Facebook has made it into the traditional media lately, in concern over privacy of personal information and “youth” possibly not being aware of the issue of Facebook’s lack of great terms and conditions for privacy and security of personal data.
My friend, (I like to say friend, but I have never met him, but I think I understand him on a professional level – Michael Parry @dannevirkelib, made a post recently on the NZ-librarian’known blog “Diligent Room”.
I know that in a short period of time I am going to leave Facebook. I’m currently engaging in activities recommended to me by library folk friends and articles that resonated with me that I’ve found via other networks.
It’s funny that I feel disconnected using Facebook. And it’s funny that I find it necessary to leave Facebook in order to feel like I have some ownership of myself and my identity again. Facebook has been great yes, but in terms of “connecting with someone”, that connection has been lost and I no longer want to connect with some of the people on my friend list for an indefinite period of time via Facebook. I would rather “connect” with someone face to face, than via a network in an impersonal nature such as “online”. Facebook was great, but I believe I’m over the wonder of it now. Now I just see it as some huge media conglomerate with unethical business owners and developers leading it somewhere in which I don’t want to go.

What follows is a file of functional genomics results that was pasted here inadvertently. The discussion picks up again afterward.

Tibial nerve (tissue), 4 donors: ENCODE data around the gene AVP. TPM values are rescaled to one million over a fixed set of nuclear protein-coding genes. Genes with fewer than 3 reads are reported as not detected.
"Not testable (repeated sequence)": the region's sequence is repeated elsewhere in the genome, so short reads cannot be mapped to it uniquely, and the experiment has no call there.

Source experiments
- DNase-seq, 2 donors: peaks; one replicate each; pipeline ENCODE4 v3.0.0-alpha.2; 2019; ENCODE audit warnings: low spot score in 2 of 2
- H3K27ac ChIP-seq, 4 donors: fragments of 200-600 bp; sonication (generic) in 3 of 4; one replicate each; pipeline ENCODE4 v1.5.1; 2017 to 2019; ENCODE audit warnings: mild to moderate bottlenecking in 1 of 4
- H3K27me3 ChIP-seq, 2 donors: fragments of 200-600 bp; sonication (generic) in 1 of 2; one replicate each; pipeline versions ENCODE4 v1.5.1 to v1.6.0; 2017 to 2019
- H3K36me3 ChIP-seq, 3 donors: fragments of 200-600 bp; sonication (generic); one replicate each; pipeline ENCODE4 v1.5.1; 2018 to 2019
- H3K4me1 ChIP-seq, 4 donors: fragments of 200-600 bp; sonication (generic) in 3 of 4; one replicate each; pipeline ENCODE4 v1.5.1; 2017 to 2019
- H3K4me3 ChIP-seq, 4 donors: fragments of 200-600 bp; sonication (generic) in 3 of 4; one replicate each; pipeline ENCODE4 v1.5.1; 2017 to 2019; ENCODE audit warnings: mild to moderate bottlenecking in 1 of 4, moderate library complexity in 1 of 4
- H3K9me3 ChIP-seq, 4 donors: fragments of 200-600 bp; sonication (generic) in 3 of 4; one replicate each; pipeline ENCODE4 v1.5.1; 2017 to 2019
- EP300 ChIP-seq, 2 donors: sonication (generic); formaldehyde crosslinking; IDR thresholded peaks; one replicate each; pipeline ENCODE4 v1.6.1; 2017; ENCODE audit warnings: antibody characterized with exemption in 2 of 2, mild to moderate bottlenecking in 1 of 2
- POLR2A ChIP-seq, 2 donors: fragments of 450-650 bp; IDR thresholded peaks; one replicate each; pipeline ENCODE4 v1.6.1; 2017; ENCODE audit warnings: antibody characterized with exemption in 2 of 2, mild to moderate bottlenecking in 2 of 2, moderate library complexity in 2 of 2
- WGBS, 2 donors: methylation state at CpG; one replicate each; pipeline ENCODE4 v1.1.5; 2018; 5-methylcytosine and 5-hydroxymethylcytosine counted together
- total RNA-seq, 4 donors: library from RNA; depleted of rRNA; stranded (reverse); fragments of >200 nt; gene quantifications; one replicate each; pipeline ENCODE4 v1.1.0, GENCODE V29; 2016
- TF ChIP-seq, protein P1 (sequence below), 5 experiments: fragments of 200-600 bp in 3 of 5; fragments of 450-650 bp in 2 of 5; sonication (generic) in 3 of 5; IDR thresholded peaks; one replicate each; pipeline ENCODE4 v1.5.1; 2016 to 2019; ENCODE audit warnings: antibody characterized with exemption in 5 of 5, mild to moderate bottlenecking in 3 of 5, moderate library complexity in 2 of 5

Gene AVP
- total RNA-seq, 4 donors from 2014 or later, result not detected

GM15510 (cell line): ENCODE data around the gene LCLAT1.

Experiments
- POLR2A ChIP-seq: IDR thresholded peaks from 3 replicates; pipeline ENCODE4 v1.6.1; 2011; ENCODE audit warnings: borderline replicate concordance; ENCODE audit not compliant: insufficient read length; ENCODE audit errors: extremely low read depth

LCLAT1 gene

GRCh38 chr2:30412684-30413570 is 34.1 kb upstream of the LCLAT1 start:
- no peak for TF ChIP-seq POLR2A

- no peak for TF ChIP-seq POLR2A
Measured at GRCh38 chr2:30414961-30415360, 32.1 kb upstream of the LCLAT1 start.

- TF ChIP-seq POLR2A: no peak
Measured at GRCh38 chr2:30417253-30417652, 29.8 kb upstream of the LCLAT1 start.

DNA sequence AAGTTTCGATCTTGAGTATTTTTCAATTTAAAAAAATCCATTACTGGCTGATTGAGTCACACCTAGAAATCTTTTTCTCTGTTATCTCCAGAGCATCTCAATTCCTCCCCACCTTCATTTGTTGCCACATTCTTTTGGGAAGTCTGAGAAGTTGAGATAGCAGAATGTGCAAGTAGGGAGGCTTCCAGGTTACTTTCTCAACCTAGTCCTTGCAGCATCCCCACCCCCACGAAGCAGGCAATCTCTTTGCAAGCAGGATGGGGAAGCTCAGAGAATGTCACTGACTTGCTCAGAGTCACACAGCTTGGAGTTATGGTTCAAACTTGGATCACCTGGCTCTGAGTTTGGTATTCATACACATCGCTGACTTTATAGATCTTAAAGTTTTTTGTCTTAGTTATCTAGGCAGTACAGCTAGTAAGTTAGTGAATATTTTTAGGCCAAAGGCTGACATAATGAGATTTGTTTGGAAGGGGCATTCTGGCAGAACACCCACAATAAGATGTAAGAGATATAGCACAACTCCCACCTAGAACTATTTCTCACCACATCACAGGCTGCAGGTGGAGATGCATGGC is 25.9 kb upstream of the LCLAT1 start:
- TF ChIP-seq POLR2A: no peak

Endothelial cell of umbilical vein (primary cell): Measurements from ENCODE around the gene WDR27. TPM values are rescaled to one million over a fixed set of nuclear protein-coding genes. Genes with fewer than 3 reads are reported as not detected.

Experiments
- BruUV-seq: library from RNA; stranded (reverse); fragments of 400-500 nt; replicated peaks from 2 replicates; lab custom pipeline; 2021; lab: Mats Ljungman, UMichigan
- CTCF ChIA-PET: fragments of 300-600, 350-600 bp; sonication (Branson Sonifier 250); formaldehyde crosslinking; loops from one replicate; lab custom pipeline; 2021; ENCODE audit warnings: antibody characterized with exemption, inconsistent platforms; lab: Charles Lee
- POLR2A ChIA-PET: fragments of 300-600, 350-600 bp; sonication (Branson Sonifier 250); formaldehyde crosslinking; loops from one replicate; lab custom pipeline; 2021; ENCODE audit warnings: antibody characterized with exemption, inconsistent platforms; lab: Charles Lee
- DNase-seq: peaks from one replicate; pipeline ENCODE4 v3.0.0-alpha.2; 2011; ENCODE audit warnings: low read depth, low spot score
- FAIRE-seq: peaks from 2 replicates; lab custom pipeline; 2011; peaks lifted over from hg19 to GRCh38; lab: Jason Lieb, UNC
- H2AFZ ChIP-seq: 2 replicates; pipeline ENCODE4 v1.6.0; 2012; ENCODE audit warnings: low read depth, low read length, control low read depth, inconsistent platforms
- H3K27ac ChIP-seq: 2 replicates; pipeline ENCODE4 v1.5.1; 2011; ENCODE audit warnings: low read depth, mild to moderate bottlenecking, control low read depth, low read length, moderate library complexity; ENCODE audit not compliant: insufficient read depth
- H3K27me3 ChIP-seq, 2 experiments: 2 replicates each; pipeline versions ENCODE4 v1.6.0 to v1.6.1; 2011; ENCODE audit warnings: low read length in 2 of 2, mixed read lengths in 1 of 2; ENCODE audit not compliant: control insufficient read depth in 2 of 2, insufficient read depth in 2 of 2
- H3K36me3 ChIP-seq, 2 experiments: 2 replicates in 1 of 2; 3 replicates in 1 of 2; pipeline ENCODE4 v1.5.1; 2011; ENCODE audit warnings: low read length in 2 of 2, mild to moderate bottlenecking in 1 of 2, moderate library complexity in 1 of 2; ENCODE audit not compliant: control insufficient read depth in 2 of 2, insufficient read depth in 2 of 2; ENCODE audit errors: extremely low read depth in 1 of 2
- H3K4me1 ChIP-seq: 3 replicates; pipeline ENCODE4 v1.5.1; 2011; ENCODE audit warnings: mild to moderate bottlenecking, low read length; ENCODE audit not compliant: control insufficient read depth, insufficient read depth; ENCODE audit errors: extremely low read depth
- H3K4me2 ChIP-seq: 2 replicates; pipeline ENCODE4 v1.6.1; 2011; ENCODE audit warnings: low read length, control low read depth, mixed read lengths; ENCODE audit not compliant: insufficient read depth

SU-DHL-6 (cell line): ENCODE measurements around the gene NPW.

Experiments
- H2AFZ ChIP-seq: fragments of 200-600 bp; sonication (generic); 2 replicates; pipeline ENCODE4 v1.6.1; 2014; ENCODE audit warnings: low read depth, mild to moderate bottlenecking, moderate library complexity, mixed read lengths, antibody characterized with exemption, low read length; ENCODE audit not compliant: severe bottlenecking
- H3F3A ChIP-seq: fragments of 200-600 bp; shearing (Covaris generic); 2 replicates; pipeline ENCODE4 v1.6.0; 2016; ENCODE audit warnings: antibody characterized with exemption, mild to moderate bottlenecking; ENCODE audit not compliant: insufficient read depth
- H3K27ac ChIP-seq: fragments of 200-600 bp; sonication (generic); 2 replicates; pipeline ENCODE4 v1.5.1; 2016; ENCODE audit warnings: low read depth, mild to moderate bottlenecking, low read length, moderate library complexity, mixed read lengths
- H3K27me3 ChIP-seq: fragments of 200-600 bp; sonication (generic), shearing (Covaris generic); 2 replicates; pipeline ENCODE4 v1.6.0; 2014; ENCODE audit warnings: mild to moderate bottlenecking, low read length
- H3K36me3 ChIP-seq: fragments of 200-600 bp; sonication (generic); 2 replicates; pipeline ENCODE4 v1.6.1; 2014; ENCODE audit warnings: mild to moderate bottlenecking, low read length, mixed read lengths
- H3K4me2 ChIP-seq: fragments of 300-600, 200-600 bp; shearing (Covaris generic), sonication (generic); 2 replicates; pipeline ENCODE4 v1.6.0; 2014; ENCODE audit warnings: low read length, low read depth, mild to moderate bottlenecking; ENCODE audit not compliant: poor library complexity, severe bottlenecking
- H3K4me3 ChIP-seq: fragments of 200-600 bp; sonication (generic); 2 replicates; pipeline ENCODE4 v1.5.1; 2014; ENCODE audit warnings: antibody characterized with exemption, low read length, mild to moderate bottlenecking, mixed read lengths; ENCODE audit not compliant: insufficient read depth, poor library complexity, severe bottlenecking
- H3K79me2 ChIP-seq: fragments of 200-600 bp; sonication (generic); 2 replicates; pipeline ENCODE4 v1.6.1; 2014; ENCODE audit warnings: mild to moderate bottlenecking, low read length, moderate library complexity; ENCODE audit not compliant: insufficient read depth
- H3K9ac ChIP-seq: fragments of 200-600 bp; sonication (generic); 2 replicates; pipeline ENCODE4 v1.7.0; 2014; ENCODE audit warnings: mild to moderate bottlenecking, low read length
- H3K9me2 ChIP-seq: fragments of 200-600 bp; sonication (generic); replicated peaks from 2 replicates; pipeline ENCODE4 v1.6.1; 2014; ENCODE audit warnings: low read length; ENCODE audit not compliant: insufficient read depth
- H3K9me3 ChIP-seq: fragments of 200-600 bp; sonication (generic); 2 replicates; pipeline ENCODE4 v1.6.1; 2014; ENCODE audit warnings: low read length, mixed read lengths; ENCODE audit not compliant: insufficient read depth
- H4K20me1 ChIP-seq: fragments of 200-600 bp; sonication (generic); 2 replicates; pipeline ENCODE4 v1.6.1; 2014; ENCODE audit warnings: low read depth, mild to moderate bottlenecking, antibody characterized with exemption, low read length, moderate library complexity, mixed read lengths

I don’t need to read copious “articles” about this. I just need the choice made up in my mind and to follow through.
In another vein, I’d also like to point out that Facebook has made us lazy information sourcing sleuth’s. All too often I hear the phrase, “Just google it”, or “look them up on Facebook”. OK I don’t hear the latter very often, but the first one I do. It’s true though. If you really want to “connect” with me, I am out there, you just have to do a simple search on any search engine and you’ll find me. “Connecting” with people is that simple. What ever happened to the white pages and e-mail ay??
I am going back to my roots of real communication. Mail and face-to-face.